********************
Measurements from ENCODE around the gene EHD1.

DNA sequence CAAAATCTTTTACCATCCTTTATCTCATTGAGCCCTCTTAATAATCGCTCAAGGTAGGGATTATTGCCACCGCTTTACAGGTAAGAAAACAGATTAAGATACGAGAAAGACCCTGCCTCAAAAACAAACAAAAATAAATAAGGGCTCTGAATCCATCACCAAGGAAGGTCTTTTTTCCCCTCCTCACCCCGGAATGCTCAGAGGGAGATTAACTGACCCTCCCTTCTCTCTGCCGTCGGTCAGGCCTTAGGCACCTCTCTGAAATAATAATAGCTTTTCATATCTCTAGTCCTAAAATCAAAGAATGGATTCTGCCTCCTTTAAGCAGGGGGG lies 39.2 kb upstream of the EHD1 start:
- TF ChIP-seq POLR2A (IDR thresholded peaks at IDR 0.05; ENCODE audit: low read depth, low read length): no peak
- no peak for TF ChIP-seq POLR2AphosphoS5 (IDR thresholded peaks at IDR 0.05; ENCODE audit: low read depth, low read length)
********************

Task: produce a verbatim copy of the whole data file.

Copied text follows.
Measurements from ENCODE around the gene EHD1.

DNA sequence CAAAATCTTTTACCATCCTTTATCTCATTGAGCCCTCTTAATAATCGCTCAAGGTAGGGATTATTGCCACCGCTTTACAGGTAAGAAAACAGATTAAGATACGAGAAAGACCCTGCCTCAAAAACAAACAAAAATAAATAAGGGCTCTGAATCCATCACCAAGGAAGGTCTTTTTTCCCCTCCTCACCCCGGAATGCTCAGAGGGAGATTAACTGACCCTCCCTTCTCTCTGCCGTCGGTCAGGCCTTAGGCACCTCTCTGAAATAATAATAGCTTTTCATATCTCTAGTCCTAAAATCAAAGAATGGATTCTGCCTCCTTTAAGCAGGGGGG lies 39.2 kb upstream of the EHD1 start:
- TF ChIP-seq POLR2A (IDR thresholded peaks at IDR 0.05; ENCODE audit: low read depth, low read length): no peak
- no peak for TF ChIP-seq POLR2AphosphoS5 (IDR thresholded peaks at IDR 0.05; ENCODE audit: low read depth, low read length)